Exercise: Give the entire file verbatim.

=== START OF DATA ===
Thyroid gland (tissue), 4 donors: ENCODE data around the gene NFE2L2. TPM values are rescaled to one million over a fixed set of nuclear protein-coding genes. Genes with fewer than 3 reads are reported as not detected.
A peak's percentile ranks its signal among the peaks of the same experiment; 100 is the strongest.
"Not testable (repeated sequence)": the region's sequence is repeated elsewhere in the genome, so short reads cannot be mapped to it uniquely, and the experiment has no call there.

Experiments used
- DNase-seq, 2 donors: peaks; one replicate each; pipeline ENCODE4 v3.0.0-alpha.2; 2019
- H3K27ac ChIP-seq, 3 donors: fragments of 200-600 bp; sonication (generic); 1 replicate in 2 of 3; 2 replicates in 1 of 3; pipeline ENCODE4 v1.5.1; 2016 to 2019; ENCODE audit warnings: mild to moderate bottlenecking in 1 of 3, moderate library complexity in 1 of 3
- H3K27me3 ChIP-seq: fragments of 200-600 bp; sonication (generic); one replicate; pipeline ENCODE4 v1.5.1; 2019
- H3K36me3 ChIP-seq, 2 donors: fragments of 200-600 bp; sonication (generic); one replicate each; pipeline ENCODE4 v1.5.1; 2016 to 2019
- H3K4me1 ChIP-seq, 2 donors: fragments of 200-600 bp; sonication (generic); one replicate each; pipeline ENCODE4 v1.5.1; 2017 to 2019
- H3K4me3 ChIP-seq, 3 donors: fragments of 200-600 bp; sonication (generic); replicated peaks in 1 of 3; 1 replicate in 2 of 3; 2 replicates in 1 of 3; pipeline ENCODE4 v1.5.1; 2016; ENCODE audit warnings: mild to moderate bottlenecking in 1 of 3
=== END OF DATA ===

Thyroid gland (tissue), 4 donors: ENCODE data around the gene NFE2L2. TPM values are rescaled to one million over a fixed set of nuclear protein-coding genes. Genes with fewer than 3 reads are reported as not detected.
A peak's percentile ranks its signal among the peaks of the same experiment; 100 is the strongest.
"Not testable (repeated sequence)": the region's sequence is repeated elsewhere in the genome, so short reads cannot be mapped to it uniquely, and the experiment has no call there.

Experiments used
- DNase-seq, 2 donors: peaks; one replicate each; pipeline ENCODE4 v3.0.0-alpha.2; 2019
- H3K27ac ChIP-seq, 3 donors: fragments of 200-600 bp; sonication (generic); 1 replicate in 2 of 3; 2 replicates in 1 of 3; pipeline ENCODE4 v1.5.1; 2016 to 2019; ENCODE audit warnings: mild to moderate bottlenecking in 1 of 3, moderate library complexity in 1 of 3
- H3K27me3 ChIP-seq: fragments of 200-600 bp; sonication (generic); one replicate; pipeline ENCODE4 v1.5.1; 2019
- H3K36me3 ChIP-seq, 2 donors: fragments of 200-600 bp; sonication (generic); one replicate each; pipeline ENCODE4 v1.5.1; 2016 to 2019
- H3K4me1 ChIP-seq, 2 donors: fragments of 200-600 bp; sonication (generic); one replicate each; pipeline ENCODE4 v1.5.1; 2017 to 2019
- H3K4me3 ChIP-seq, 3 donors: fragments of 200-600 bp; sonication (generic); replicated peaks in 1 of 3; 1 replicate in 2 of 3; 2 replicates in 1 of 3; pipeline ENCODE4 v1.5.1; 2016; ENCODE audit warnings: mild to moderate bottlenecking in 1 of 3